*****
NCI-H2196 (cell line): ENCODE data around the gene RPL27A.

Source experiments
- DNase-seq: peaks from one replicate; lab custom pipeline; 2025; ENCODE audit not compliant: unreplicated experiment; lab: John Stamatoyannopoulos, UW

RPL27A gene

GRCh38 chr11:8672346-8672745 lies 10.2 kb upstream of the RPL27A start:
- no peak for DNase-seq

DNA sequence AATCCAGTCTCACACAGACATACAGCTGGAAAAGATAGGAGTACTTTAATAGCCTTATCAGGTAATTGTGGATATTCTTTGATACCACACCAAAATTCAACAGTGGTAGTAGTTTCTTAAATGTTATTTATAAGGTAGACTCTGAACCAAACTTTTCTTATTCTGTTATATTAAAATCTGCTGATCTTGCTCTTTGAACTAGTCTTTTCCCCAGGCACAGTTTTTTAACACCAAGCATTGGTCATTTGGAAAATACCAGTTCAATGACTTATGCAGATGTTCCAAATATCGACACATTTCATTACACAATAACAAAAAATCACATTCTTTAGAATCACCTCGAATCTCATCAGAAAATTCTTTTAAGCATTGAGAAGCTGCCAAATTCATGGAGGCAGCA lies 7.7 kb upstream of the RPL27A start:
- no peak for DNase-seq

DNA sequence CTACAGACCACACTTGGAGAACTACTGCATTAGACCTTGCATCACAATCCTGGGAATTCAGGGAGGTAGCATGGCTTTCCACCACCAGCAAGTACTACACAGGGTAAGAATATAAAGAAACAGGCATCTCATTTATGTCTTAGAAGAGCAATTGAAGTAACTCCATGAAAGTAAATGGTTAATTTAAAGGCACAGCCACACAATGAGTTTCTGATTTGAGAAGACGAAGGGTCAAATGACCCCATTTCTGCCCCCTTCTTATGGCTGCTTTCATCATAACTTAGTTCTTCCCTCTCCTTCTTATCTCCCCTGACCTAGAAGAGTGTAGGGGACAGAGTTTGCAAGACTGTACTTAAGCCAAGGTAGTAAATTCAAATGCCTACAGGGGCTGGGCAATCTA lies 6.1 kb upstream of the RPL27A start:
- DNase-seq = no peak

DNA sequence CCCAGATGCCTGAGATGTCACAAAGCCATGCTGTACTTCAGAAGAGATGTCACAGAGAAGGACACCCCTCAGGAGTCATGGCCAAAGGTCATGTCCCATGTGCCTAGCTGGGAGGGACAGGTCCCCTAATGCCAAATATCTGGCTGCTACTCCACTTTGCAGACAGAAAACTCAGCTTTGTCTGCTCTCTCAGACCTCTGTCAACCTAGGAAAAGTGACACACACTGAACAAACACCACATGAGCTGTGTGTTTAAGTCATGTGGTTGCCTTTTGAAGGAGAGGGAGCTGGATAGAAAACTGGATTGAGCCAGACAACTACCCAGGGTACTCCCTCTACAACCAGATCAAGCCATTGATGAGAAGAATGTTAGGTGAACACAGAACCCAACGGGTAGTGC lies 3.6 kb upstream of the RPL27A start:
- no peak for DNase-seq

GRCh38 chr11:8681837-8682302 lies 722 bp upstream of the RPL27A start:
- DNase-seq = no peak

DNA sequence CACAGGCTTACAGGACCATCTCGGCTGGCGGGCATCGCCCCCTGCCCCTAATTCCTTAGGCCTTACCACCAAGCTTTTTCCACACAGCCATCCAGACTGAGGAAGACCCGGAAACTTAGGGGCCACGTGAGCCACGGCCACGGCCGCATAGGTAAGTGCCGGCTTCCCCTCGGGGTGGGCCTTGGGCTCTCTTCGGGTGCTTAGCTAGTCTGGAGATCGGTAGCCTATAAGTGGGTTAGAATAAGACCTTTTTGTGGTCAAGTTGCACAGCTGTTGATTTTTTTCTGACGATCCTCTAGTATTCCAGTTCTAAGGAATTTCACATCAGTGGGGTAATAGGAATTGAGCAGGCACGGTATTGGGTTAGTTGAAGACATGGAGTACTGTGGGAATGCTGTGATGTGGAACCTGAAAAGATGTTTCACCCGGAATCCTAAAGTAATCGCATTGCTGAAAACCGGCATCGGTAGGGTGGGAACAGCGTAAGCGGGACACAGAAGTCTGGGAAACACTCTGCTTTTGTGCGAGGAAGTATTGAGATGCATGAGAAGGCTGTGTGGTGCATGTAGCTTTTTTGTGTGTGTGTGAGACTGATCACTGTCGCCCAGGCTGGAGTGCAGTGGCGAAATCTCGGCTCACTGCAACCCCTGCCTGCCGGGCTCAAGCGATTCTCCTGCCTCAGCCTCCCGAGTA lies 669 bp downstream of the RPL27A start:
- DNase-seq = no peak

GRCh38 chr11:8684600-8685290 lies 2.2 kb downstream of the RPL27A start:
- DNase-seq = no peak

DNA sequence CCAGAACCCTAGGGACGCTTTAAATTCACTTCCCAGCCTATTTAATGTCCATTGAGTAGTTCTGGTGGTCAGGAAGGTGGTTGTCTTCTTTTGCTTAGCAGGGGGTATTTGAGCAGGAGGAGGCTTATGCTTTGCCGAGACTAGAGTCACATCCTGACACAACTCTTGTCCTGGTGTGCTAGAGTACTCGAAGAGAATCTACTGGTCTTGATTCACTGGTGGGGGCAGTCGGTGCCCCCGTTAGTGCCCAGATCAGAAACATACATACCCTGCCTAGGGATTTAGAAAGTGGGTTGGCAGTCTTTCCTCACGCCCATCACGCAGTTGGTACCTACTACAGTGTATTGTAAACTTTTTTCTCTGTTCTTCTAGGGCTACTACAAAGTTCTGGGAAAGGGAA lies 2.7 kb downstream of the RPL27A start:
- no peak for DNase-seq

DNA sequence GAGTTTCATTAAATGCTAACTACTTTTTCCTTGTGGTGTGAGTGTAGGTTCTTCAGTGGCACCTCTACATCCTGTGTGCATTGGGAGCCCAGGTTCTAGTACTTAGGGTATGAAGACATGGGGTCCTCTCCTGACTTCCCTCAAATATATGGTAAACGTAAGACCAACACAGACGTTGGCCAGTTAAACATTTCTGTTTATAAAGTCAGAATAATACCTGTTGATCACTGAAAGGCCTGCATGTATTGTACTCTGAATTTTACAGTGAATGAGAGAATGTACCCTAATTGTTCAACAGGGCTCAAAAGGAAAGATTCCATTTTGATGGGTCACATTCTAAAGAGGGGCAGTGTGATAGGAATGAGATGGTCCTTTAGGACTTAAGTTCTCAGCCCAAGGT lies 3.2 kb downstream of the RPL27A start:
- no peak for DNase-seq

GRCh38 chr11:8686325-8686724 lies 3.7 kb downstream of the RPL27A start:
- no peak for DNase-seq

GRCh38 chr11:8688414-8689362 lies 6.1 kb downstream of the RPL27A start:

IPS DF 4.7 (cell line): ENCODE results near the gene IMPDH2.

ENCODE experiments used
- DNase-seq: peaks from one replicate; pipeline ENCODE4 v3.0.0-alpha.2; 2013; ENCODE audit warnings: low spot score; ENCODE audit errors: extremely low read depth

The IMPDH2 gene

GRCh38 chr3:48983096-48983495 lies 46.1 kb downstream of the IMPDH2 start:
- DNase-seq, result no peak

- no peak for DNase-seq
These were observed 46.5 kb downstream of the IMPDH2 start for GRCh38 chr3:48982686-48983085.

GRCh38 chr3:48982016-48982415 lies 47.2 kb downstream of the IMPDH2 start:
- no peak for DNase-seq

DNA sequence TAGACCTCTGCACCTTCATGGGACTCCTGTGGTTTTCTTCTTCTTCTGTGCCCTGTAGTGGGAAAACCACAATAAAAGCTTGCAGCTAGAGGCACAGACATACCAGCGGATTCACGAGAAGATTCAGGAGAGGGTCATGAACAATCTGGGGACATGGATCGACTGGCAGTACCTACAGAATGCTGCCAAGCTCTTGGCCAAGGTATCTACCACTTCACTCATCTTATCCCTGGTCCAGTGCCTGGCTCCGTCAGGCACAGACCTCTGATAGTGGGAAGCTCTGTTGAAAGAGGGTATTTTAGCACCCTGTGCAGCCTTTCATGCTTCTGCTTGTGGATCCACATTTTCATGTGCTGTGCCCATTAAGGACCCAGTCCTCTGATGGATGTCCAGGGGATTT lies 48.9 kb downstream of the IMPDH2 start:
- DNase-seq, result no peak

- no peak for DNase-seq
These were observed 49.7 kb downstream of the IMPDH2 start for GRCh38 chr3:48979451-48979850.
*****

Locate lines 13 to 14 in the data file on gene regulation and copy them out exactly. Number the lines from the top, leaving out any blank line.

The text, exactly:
GRCh38 chr11:8681837-8682302 lies 722 bp upstream of the RPL27A start:
- DNase-seq = no peak